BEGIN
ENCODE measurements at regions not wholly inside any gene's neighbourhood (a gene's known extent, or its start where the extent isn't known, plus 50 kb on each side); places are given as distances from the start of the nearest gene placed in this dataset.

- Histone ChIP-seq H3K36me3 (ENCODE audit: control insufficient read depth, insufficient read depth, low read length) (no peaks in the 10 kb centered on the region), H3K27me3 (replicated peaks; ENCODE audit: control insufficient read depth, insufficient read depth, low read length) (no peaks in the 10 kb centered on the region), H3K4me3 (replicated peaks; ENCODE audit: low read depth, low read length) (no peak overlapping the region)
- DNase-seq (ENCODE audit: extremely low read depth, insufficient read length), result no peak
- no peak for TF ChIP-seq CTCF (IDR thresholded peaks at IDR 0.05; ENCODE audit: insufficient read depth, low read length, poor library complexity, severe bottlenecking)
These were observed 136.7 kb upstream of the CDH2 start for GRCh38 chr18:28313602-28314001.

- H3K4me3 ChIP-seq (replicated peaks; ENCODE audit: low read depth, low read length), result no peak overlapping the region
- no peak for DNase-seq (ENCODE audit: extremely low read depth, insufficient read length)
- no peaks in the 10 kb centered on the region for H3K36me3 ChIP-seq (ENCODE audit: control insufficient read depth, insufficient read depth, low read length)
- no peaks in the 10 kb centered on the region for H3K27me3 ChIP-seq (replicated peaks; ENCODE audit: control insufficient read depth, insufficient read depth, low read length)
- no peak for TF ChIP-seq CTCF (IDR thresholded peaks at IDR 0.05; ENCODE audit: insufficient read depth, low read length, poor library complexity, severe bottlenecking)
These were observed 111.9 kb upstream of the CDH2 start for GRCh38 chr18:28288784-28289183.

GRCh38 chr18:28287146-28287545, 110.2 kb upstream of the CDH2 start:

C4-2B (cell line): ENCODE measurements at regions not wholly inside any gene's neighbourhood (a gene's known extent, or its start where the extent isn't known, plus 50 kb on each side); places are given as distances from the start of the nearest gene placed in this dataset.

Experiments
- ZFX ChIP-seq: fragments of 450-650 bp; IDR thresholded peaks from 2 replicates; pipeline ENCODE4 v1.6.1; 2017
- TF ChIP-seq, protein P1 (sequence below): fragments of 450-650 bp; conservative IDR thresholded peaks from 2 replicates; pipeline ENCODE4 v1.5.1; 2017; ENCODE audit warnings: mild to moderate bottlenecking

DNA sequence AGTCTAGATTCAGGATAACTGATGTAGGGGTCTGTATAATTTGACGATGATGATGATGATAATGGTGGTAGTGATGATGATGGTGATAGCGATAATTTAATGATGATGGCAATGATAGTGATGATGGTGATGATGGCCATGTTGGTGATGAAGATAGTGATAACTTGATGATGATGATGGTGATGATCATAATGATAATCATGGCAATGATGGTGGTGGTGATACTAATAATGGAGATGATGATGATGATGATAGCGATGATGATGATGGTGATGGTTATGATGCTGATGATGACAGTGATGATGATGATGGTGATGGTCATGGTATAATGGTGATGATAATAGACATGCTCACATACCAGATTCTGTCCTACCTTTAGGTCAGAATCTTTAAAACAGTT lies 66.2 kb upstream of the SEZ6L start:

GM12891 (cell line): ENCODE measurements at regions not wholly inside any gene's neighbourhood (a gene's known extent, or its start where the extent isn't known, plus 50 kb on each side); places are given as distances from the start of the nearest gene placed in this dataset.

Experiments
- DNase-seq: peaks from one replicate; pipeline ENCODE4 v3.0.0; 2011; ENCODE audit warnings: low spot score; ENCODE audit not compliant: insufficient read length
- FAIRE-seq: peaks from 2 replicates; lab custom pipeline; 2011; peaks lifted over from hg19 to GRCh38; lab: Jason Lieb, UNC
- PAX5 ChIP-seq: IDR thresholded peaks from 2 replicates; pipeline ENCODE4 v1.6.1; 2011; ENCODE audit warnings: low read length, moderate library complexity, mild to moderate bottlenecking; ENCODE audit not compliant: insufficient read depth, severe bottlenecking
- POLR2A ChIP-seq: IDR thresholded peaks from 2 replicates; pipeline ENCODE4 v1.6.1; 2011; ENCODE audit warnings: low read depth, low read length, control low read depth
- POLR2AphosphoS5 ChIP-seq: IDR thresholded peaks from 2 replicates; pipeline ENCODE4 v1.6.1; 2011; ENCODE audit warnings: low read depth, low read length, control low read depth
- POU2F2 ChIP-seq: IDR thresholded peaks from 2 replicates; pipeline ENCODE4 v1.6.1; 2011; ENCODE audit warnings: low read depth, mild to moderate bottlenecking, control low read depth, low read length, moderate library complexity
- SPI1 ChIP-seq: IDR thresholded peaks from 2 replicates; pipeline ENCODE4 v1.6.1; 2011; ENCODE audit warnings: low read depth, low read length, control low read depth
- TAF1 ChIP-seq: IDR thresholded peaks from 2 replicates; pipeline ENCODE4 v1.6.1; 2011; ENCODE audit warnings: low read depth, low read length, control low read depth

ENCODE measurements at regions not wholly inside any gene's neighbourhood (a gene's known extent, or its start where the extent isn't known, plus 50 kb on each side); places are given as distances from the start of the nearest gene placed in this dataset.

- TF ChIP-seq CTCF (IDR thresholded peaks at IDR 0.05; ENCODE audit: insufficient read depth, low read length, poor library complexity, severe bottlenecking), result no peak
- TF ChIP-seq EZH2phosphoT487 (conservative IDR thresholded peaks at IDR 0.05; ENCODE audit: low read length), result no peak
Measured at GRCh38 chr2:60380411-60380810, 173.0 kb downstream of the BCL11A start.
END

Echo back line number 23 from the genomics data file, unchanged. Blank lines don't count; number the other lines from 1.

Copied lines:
- POLR2A ChIP-seq: IDR thresholded peaks from 2 replicates; pipeline ENCODE4 v1.6.1; 2011; ENCODE audit warnings: low read depth, low read length, control low read depth